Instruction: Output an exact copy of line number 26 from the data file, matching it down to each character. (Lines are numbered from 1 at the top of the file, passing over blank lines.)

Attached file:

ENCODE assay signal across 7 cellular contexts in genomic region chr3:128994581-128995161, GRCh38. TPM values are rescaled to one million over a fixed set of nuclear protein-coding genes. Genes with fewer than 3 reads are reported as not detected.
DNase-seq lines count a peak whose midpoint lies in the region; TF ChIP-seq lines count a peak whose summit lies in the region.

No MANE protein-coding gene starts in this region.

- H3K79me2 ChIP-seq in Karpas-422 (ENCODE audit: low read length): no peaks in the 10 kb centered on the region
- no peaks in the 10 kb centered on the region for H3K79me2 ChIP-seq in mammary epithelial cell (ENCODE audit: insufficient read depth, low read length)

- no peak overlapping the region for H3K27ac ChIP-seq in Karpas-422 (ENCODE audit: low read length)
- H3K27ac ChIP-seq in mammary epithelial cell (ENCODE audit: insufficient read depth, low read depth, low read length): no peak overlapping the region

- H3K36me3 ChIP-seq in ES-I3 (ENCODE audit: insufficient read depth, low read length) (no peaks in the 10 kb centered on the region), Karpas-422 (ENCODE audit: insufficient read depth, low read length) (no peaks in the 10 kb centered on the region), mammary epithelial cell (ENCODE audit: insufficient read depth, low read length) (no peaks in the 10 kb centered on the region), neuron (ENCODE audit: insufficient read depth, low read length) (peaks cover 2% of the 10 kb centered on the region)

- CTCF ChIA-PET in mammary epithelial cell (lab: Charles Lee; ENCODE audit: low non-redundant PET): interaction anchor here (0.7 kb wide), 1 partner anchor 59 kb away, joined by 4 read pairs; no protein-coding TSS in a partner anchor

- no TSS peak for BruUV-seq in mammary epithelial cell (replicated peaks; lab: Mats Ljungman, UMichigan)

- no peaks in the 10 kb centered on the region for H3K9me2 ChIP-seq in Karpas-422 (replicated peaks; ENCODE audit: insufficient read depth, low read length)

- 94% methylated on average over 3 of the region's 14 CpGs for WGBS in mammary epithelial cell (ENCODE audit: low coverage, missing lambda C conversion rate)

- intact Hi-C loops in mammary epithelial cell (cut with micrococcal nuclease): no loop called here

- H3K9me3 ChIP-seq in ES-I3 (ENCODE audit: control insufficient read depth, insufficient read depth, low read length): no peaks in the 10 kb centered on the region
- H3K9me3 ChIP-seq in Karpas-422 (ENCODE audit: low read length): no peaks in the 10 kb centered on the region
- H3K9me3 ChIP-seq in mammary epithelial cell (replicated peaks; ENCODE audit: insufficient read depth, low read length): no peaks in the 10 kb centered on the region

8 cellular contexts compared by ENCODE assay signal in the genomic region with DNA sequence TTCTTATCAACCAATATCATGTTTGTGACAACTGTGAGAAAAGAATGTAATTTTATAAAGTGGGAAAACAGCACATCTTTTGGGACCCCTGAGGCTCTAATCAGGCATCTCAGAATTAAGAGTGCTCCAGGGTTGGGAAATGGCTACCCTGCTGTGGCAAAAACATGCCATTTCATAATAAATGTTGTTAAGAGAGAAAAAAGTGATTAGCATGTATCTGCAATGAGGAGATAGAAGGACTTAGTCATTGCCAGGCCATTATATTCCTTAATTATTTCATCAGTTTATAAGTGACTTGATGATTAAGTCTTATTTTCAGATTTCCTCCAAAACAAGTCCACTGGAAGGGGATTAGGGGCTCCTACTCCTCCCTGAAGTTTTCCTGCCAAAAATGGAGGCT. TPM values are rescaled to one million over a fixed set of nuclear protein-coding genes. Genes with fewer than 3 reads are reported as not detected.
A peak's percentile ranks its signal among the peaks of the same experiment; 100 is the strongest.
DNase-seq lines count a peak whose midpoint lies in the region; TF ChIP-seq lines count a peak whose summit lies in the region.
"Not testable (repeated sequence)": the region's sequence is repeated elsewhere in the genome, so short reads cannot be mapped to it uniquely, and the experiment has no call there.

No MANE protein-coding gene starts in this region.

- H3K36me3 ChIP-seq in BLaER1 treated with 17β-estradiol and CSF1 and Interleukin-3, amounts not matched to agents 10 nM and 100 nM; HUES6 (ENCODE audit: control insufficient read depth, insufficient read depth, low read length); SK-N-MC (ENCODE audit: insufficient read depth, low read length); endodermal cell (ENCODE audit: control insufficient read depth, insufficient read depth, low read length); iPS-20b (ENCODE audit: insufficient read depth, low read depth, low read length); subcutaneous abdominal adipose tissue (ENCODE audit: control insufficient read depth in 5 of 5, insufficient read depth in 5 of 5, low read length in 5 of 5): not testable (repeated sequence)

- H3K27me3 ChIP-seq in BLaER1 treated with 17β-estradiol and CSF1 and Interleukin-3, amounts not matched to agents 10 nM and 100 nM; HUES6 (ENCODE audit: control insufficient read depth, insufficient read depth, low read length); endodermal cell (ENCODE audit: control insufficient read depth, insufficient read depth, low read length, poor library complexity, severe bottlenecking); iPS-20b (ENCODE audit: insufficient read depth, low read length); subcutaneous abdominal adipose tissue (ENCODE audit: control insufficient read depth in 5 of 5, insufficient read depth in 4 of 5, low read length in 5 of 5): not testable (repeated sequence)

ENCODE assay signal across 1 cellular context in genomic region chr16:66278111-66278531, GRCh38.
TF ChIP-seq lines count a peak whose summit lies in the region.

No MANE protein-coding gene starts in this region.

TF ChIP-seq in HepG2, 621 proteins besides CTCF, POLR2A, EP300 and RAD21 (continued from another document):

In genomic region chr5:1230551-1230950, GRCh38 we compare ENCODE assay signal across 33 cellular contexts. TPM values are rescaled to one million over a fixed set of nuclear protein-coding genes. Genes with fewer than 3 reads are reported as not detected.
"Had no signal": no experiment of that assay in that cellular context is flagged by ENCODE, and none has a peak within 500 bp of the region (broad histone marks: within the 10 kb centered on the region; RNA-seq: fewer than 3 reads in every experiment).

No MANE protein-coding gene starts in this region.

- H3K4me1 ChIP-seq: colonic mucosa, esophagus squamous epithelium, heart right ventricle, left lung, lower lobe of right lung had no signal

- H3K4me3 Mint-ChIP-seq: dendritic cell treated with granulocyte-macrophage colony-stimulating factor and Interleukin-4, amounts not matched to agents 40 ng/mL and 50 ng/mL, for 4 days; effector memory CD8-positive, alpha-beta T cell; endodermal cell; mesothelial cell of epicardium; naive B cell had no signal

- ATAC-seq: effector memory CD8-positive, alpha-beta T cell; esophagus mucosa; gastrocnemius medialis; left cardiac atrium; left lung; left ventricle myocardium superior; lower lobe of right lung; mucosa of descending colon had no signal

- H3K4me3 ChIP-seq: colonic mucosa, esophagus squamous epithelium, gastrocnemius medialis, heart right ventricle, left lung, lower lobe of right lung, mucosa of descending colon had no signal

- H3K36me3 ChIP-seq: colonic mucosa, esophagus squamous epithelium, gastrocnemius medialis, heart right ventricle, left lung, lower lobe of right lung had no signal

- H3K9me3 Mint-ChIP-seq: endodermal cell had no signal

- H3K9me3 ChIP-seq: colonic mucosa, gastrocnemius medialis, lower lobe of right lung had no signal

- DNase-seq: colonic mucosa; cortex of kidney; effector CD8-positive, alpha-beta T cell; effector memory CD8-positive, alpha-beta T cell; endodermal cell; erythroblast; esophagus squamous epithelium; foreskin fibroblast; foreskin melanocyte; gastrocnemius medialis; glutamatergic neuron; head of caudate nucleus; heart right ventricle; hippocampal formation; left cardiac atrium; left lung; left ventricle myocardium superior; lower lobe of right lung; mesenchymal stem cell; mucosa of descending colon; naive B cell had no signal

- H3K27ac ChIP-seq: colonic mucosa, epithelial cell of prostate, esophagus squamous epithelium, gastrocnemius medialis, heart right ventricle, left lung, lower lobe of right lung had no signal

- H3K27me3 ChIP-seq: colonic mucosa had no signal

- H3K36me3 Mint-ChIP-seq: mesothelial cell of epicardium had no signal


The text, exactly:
No MANE protein-coding gene starts in this region.